Cristina Iglesias: ‘I don’t try to recreate nature’

Cristina Iglesias’ radical public sculpture: ‘I don’t try to recreate nature’

With projects in London and New York, including an installation at the Royal Academy, it’s a big moment for Cristina Iglesias. We speak with the Spanish artist about her explorations of public space

Spanish sculptor Cristina Iglesias is having a Mayfair moment this summer, with a large-scale commission for the Annenberg Courtyard of the Royal Academy and her first solo exhibition with Gagosian, showcasing new and recent work. As the first non-architect to receive the Royal Academy Architecture Prize in 2020, Iglesias has created site-specific installations and immersive environments that engage in dialogue with buildings by some of the world’s most renowned architects – including the Renzo Piano-designed Centro Botín in Santander and the Norman Foster’s Bloomberg headquarters in London. Her organic formations are made in perfect medleys of metals such as bronze and steel, stone, ceramics and concrete, often combined with flowing water.

Ahead of the unveiling of her site-specific installation for the Royal Academy and the commission for Madison Square Park in New York, we spoke with the Madrid-based artist about how the pandemic has changed the perception of public spaces, the parallels between art and architecture, and creating refuges in cities.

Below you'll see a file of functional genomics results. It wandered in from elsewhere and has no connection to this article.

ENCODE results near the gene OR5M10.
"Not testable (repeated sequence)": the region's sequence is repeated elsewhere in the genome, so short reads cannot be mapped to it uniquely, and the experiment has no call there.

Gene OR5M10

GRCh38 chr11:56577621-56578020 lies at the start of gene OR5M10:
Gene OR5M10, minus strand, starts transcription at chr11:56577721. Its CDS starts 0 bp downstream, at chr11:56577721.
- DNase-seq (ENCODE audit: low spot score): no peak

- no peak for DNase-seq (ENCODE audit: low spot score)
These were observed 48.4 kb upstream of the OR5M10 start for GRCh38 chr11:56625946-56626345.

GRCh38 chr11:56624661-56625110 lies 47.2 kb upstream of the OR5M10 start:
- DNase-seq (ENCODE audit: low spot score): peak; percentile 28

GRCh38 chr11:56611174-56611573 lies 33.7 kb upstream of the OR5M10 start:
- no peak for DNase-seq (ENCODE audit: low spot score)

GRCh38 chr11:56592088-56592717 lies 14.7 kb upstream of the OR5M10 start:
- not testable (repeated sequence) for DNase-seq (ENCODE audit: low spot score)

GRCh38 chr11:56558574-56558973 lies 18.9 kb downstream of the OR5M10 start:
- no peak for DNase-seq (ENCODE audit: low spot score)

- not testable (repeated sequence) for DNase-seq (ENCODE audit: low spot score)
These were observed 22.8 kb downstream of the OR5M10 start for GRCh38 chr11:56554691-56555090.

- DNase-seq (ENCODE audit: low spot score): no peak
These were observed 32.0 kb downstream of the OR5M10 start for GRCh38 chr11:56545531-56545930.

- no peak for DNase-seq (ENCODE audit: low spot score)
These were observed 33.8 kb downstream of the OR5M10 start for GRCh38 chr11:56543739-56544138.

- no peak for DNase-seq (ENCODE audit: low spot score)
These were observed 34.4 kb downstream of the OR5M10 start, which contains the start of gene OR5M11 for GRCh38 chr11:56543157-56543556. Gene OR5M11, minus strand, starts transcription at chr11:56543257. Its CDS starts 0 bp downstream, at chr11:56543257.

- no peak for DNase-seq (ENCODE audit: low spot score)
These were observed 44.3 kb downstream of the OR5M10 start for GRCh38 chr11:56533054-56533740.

Portrait of artist Cristina Iglesias. Courtesy of the artist and Marian Goodman Gallery, New York/Paris Copyright: Cristina Iglesias Photo credit: José Luis López de Zubiría

Wallpaper*: How has the pandemic changed your relationship with public space and the work you create for it?

Christina Iglesias: The experience of the past two years has not changed, but has strengthened my belief in the need to create public places where people can meet people they know or meet strangers and have different experiences. Some public places where my works are installed have become more than ever an integral part of the daily social life of cities, such as a square, a park or an island. Consequently, the ways in which the works influence people’s interactions with each other are just as important as the ways in which individuals react to the works.